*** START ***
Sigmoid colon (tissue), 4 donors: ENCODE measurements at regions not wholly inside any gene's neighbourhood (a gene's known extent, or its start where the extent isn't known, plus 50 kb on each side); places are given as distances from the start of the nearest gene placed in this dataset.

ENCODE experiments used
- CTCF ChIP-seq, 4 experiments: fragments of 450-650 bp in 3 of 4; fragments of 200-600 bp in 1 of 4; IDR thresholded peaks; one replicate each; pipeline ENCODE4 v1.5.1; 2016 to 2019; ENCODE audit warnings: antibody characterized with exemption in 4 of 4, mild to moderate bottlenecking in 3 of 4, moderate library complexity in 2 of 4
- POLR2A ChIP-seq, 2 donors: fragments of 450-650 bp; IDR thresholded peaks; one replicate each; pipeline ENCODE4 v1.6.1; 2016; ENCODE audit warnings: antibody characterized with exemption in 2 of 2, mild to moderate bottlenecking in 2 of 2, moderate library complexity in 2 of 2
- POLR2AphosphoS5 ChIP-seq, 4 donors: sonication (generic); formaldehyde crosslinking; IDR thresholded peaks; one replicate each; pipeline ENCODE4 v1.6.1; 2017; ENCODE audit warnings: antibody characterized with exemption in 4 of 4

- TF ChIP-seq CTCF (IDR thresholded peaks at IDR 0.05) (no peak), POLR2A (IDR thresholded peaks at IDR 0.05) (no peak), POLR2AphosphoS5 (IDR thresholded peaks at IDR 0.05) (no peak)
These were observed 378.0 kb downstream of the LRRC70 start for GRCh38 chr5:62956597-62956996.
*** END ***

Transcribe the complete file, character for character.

Sigmoid colon (tissue), 4 donors: ENCODE measurements at regions not wholly inside any gene's neighbourhood (a gene's known extent, or its start where the extent isn't known, plus 50 kb on each side); places are given as distances from the start of the nearest gene placed in this dataset.

ENCODE experiments used
- CTCF ChIP-seq, 4 experiments: fragments of 450-650 bp in 3 of 4; fragments of 200-600 bp in 1 of 4; IDR thresholded peaks; one replicate each; pipeline ENCODE4 v1.5.1; 2016 to 2019; ENCODE audit warnings: antibody characterized with exemption in 4 of 4, mild to moderate bottlenecking in 3 of 4, moderate library complexity in 2 of 4
- POLR2A ChIP-seq, 2 donors: fragments of 450-650 bp; IDR thresholded peaks; one replicate each; pipeline ENCODE4 v1.6.1; 2016; ENCODE audit warnings: antibody characterized with exemption in 2 of 2, mild to moderate bottlenecking in 2 of 2, moderate library complexity in 2 of 2
- POLR2AphosphoS5 ChIP-seq, 4 donors: sonication (generic); formaldehyde crosslinking; IDR thresholded peaks; one replicate each; pipeline ENCODE4 v1.6.1; 2017; ENCODE audit warnings: antibody characterized with exemption in 4 of 4

- TF ChIP-seq CTCF (IDR thresholded peaks at IDR 0.05) (no peak), POLR2A (IDR thresholded peaks at IDR 0.05) (no peak), POLR2AphosphoS5 (IDR thresholded peaks at IDR 0.05) (no peak)
These were observed 378.0 kb downstream of the LRRC70 start for GRCh38 chr5:62956597-62956996.